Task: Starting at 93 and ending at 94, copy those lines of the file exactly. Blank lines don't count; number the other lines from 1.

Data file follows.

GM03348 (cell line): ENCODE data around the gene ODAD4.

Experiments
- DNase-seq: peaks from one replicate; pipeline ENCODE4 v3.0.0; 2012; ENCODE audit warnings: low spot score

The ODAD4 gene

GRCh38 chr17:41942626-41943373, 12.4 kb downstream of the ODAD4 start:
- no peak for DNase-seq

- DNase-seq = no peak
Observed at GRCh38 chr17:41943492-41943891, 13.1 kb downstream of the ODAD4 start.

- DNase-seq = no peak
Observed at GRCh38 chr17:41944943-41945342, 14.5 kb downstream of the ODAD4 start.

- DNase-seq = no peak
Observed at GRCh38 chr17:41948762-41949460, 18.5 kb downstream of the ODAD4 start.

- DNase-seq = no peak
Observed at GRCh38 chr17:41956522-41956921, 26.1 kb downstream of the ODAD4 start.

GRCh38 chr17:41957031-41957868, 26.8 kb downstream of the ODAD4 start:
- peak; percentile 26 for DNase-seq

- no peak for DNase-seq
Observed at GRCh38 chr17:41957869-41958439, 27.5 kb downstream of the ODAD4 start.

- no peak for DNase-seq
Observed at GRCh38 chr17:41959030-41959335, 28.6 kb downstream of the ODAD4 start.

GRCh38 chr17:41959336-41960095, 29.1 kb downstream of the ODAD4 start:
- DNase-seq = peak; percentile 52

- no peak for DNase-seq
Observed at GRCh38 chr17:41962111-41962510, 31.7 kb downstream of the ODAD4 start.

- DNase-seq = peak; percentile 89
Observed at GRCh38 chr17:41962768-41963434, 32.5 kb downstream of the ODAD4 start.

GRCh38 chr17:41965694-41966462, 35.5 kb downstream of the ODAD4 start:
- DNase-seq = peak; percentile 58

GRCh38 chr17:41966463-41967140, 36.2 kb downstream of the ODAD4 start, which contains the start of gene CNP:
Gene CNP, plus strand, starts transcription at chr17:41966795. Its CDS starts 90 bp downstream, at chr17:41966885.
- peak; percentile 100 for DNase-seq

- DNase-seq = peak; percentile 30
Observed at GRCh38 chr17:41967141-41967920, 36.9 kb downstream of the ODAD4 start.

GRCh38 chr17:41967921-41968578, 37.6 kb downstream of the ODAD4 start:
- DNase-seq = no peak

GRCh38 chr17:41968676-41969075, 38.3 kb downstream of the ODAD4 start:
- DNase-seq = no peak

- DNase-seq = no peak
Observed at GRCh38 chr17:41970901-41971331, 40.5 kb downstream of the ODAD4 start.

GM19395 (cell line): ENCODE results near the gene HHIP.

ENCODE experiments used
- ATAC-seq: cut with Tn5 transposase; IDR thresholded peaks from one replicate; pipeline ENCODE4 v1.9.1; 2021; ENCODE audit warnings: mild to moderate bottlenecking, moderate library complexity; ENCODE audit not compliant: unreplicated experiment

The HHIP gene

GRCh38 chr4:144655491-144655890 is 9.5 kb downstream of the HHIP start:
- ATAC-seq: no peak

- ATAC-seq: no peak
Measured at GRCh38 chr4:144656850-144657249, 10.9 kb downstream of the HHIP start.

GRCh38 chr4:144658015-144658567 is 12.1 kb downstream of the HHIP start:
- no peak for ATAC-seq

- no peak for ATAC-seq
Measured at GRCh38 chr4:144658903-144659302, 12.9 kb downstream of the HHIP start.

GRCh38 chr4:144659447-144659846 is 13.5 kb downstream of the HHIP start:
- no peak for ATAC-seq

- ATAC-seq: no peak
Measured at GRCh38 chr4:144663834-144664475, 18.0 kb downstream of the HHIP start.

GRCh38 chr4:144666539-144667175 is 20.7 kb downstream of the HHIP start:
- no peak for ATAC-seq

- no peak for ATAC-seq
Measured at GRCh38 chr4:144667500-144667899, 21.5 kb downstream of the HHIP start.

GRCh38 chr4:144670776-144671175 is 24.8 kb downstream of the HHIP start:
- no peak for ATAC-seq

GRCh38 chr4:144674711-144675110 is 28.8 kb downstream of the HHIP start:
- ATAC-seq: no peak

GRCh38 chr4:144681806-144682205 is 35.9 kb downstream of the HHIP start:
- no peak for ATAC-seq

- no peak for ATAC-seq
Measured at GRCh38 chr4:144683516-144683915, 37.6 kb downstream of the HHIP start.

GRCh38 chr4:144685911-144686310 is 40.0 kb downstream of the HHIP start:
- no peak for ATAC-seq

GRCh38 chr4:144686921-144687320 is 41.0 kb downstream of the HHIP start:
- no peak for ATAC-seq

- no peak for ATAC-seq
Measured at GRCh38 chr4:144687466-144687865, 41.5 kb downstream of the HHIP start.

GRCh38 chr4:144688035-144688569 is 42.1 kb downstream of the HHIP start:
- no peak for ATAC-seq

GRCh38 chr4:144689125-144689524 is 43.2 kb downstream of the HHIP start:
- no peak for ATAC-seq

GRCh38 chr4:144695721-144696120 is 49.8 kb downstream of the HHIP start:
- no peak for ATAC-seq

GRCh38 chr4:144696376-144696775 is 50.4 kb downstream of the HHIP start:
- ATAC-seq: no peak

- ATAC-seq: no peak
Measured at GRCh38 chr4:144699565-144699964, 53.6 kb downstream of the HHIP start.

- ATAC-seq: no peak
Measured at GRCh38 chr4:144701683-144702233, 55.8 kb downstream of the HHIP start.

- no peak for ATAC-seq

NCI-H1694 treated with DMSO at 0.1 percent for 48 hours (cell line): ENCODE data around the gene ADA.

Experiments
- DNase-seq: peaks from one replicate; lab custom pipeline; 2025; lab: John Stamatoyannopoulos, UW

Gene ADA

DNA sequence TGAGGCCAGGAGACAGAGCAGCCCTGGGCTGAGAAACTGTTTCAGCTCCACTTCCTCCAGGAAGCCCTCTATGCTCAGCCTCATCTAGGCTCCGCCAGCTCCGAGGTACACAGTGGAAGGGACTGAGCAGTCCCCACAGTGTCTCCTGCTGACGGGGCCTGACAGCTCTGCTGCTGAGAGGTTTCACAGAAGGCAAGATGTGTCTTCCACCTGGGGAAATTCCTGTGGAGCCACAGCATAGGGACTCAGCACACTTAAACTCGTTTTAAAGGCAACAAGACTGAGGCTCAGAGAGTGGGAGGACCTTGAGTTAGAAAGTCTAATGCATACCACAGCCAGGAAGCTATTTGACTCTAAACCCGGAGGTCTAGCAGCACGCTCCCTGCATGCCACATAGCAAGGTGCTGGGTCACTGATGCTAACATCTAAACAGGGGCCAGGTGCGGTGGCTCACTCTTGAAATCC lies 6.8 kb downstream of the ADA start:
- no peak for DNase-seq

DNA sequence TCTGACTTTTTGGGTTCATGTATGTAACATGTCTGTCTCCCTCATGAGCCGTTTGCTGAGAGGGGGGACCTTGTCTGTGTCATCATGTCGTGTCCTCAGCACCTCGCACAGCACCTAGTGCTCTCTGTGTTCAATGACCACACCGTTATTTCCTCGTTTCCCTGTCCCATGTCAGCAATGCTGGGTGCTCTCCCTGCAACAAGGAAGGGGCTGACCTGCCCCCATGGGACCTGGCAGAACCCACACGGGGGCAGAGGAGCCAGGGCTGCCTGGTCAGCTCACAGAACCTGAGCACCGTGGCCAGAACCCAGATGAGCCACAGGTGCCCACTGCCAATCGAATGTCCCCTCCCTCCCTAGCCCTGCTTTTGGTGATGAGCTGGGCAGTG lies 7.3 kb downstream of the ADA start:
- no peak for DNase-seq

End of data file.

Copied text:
DNA sequence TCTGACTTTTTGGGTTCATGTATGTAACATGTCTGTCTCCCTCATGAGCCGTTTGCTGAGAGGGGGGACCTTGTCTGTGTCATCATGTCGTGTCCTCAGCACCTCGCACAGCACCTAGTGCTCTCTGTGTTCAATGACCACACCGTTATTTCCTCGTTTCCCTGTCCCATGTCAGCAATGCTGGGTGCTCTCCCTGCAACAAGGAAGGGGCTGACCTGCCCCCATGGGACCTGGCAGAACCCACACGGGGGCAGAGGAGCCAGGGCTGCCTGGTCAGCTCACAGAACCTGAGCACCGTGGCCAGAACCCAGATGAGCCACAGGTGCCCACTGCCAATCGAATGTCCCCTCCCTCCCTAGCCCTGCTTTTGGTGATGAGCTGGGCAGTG lies 7.3 kb downstream of the ADA start:
- no peak for DNase-seq